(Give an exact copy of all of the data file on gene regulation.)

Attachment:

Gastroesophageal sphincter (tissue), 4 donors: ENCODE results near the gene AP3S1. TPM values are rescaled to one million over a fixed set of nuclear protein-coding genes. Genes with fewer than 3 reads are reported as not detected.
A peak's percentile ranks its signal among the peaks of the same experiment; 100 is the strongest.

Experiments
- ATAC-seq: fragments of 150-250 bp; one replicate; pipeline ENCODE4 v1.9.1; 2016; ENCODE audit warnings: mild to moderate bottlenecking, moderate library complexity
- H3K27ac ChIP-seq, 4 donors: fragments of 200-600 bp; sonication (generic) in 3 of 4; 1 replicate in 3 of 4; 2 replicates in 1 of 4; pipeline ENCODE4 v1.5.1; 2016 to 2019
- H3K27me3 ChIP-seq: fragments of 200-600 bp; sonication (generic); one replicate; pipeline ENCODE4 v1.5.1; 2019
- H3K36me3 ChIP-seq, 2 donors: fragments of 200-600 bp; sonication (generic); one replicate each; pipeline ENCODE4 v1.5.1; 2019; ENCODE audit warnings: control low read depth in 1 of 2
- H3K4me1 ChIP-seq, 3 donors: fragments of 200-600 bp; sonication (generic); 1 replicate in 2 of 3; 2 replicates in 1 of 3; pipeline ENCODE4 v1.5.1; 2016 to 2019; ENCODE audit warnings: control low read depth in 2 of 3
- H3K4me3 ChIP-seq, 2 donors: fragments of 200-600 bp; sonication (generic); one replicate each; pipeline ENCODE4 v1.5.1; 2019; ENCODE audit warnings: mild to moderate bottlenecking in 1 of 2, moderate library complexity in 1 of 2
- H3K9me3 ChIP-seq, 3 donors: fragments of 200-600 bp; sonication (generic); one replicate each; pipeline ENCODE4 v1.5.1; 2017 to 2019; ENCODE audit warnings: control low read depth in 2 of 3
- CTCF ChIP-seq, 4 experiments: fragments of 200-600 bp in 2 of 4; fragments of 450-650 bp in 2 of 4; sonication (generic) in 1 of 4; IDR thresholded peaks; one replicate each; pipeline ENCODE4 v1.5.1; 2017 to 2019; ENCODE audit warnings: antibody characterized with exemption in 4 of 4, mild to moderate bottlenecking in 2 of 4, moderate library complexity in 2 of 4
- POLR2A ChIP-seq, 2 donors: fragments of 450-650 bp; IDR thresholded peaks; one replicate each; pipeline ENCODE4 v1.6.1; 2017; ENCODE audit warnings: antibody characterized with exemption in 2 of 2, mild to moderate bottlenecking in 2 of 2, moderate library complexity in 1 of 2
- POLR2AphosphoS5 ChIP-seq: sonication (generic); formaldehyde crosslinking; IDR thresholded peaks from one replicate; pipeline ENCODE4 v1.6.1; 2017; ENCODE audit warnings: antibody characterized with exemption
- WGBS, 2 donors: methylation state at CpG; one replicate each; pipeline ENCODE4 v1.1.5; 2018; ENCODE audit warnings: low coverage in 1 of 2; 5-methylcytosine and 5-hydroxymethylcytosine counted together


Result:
Gastroesophageal sphincter (tissue), 4 donors: ENCODE results near the gene AP3S1. TPM values are rescaled to one million over a fixed set of nuclear protein-coding genes. Genes with fewer than 3 reads are reported as not detected.
A peak's percentile ranks its signal among the peaks of the same experiment; 100 is the strongest.

Experiments
- ATAC-seq: fragments of 150-250 bp; one replicate; pipeline ENCODE4 v1.9.1; 2016; ENCODE audit warnings: mild to moderate bottlenecking, moderate library complexity
- H3K27ac ChIP-seq, 4 donors: fragments of 200-600 bp; sonication (generic) in 3 of 4; 1 replicate in 3 of 4; 2 replicates in 1 of 4; pipeline ENCODE4 v1.5.1; 2016 to 2019
- H3K27me3 ChIP-seq: fragments of 200-600 bp; sonication (generic); one replicate; pipeline ENCODE4 v1.5.1; 2019
- H3K36me3 ChIP-seq, 2 donors: fragments of 200-600 bp; sonication (generic); one replicate each; pipeline ENCODE4 v1.5.1; 2019; ENCODE audit warnings: control low read depth in 1 of 2
- H3K4me1 ChIP-seq, 3 donors: fragments of 200-600 bp; sonication (generic); 1 replicate in 2 of 3; 2 replicates in 1 of 3; pipeline ENCODE4 v1.5.1; 2016 to 2019; ENCODE audit warnings: control low read depth in 2 of 3
- H3K4me3 ChIP-seq, 2 donors: fragments of 200-600 bp; sonication (generic); one replicate each; pipeline ENCODE4 v1.5.1; 2019; ENCODE audit warnings: mild to moderate bottlenecking in 1 of 2, moderate library complexity in 1 of 2
- H3K9me3 ChIP-seq, 3 donors: fragments of 200-600 bp; sonication (generic); one replicate each; pipeline ENCODE4 v1.5.1; 2017 to 2019; ENCODE audit warnings: control low read depth in 2 of 3
- CTCF ChIP-seq, 4 experiments: fragments of 200-600 bp in 2 of 4; fragments of 450-650 bp in 2 of 4; sonication (generic) in 1 of 4; IDR thresholded peaks; one replicate each; pipeline ENCODE4 v1.5.1; 2017 to 2019; ENCODE audit warnings: antibody characterized with exemption in 4 of 4, mild to moderate bottlenecking in 2 of 4, moderate library complexity in 2 of 4
- POLR2A ChIP-seq, 2 donors: fragments of 450-650 bp; IDR thresholded peaks; one replicate each; pipeline ENCODE4 v1.6.1; 2017; ENCODE audit warnings: antibody characterized with exemption in 2 of 2, mild to moderate bottlenecking in 2 of 2, moderate library complexity in 1 of 2
- POLR2AphosphoS5 ChIP-seq: sonication (generic); formaldehyde crosslinking; IDR thresholded peaks from one replicate; pipeline ENCODE4 v1.6.1; 2017; ENCODE audit warnings: antibody characterized with exemption
- WGBS, 2 donors: methylation state at CpG; one replicate each; pipeline ENCODE4 v1.1.5; 2018; ENCODE audit warnings: low coverage in 1 of 2; 5-methylcytosine and 5-hydroxymethylcytosine counted together